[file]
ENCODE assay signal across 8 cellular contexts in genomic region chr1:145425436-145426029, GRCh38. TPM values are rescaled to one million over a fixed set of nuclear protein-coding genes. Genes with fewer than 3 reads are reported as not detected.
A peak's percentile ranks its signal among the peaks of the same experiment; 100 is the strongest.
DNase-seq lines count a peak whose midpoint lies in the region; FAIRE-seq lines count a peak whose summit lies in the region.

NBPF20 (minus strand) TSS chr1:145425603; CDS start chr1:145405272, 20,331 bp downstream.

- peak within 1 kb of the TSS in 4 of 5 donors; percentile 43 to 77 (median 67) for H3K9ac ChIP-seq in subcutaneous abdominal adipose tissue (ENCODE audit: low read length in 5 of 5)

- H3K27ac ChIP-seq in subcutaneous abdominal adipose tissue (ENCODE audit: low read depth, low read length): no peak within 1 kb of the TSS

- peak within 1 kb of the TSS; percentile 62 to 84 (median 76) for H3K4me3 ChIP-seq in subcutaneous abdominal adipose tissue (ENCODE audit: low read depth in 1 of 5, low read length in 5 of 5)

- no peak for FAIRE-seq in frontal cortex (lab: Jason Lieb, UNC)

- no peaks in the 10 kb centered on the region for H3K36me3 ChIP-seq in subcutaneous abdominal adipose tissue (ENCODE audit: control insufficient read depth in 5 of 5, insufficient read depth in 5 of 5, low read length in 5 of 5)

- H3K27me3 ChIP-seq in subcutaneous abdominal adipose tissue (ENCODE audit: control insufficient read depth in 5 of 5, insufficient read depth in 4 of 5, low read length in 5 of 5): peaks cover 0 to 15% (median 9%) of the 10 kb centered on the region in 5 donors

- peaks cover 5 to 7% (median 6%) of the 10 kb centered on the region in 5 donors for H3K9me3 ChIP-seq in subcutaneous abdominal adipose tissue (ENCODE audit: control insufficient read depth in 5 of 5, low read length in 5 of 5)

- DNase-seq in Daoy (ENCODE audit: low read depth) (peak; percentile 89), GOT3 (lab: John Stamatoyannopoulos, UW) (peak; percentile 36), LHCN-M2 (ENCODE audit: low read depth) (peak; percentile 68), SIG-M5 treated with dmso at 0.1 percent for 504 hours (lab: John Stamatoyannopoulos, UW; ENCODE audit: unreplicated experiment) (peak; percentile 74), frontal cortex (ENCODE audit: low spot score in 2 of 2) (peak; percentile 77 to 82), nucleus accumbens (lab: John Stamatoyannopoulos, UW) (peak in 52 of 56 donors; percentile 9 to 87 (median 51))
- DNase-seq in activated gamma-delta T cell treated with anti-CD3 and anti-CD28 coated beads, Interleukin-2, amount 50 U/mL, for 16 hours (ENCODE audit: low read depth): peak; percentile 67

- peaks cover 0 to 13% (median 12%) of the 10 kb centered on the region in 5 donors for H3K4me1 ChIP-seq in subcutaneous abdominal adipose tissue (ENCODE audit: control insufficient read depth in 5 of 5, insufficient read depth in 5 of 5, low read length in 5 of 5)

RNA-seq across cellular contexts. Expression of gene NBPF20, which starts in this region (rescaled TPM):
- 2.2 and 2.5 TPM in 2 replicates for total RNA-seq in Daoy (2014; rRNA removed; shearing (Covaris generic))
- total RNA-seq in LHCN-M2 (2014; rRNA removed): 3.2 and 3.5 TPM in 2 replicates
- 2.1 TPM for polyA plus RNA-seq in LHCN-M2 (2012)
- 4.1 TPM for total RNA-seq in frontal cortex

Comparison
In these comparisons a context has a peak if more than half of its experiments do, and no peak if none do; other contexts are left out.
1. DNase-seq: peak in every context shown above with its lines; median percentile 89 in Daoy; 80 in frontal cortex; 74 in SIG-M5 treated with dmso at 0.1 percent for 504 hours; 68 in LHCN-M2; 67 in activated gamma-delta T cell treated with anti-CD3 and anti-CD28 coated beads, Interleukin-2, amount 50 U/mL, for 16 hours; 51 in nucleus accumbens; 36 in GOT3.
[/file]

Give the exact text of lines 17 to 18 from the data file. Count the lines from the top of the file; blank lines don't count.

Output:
- total RNA-seq in LHCN-M2 (2014; rRNA removed): 3.2 and 3.5 TPM in 2 replicates
- 2.1 TPM for polyA plus RNA-seq in LHCN-M2 (2012)